Gov't saves $17.6B in waste and errors, launches new fraud preventions

The White House is making progress on its goals to curb fraud and error in federal programs such as Medicare and Medicaid, preventing $17.6 billion of wasteful payments in 2011, the Office of Management and Budget (OMB) announced yesterday.

Through ramped up fraud prevention, the Medicare fee-for-service error rate dropped from 9.1 percent in 2010 to 8.6 percent in 2011, while the overall error rate for Medicare programs fell from 10.2 percent in 2010 to 8.6 percent this year.

Thanks to the declining error rates, Medicare fee-for-service avoided $7 billion in payment errors and Medicare Part C saved almost $5 billion, the OMB notes.

Medicaid error rates dropped from 9.4 percent in 2010 to 8.1 percent in 2011, saving roughly $4 billion since 2009.

That success has prompted the Centers for Medicare & Medicaid Services (CMS) to launch four pilots to further reduce error rates and cut Medicare and Medicaid waste and fraud, the agency announced yesterday.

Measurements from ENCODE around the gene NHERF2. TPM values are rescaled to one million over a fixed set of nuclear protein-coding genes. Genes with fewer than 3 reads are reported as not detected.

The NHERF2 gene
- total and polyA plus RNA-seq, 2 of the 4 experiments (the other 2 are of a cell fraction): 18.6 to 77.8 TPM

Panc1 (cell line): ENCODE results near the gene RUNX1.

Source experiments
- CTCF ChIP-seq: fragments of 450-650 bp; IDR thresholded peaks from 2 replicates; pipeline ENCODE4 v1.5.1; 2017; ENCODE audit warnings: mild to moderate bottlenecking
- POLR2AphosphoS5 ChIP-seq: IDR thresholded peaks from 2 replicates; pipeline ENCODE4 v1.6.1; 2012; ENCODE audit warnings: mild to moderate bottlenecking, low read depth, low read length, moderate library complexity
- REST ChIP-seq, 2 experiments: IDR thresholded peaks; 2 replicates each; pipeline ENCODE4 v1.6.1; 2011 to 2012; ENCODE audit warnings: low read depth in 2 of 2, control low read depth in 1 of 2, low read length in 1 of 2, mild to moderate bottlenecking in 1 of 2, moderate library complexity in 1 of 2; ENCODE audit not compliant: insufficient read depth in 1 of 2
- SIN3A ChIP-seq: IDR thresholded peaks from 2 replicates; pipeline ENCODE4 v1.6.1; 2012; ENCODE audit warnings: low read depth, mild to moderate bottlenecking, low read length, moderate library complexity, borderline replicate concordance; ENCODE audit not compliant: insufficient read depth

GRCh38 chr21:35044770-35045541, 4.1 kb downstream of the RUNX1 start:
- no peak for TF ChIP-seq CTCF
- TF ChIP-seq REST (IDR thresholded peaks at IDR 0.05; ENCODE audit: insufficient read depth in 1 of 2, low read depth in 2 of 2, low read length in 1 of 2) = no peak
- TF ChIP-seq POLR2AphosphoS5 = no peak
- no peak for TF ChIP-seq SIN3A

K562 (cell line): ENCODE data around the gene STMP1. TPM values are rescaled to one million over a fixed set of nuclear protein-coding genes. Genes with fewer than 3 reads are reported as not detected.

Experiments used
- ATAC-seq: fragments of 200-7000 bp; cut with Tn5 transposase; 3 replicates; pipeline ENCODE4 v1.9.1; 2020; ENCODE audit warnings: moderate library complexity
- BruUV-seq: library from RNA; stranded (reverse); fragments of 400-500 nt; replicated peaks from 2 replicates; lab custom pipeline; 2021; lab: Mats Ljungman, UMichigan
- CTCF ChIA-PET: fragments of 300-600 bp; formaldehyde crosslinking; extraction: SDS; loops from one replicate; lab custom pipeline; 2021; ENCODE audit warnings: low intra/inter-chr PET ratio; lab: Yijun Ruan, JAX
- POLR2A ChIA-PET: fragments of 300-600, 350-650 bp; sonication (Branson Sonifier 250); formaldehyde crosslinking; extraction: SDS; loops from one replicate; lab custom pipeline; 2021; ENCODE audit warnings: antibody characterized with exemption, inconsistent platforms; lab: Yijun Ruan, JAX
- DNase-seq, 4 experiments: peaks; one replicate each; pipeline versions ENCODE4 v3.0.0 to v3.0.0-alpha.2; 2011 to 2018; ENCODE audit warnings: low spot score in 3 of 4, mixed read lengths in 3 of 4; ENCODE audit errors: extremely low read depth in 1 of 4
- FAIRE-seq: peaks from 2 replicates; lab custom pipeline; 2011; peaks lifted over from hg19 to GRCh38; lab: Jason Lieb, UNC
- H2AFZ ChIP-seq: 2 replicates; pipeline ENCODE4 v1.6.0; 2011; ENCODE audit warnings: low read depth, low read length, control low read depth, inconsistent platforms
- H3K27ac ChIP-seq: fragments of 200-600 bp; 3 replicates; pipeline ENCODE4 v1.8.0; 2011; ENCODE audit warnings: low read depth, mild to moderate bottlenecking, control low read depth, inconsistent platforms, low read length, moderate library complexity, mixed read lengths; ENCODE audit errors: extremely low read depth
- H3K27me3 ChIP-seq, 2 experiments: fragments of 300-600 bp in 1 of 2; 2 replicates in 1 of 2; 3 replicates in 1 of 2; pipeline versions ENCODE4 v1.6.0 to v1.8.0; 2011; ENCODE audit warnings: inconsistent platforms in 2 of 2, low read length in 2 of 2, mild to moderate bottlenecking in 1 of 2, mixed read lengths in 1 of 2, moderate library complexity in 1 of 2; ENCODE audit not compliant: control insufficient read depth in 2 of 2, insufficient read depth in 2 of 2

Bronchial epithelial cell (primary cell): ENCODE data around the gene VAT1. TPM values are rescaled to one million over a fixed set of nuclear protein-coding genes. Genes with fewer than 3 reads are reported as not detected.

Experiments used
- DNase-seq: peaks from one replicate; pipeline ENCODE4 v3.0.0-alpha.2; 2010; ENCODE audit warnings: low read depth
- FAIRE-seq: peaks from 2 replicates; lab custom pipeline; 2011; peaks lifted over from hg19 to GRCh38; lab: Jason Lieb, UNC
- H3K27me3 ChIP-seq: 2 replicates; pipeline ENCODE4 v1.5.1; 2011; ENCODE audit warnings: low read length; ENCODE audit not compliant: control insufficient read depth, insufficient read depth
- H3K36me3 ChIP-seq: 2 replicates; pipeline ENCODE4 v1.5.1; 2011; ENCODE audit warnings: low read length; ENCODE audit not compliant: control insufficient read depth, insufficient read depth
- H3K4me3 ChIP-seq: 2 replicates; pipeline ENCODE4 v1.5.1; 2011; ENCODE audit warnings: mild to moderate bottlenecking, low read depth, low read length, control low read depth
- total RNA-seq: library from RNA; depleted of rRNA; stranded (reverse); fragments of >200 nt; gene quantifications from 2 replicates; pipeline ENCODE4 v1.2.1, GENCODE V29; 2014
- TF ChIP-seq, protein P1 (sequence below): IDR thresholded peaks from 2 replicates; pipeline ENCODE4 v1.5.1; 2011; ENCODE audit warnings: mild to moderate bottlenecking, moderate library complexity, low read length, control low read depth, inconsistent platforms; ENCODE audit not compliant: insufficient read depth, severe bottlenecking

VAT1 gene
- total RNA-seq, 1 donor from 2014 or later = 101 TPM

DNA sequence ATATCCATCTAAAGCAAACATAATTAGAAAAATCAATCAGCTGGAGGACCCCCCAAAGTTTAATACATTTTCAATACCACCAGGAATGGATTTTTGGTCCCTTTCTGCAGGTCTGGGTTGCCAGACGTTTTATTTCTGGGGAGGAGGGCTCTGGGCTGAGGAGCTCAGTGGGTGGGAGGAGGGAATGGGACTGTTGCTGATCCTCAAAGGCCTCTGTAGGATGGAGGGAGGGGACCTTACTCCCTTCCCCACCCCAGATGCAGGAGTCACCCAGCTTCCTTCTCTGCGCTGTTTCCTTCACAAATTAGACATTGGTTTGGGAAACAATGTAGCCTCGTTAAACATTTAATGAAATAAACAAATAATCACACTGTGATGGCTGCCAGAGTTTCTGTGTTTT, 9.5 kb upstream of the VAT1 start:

Under the pilots, CMS will expand the use of Recovery Audit Contractors, allowing private companies to review certain hospital payments before they are made, in the hopes of preventing wasteful spending before it happens. It also plans to examine changes to outdated hospital billing systems, enabling some claims that are wrongly made as inpatient services to be resubmitted as outpatient, CMS notes.

The agency also is establishing prior authorization for medical equipment claims with high error rates before they are made, as well as helping states weed out fraudsters with an automated tool that screens providers for risk of fraud.

For more information:
- read the OMB press release
- here's the CMS press release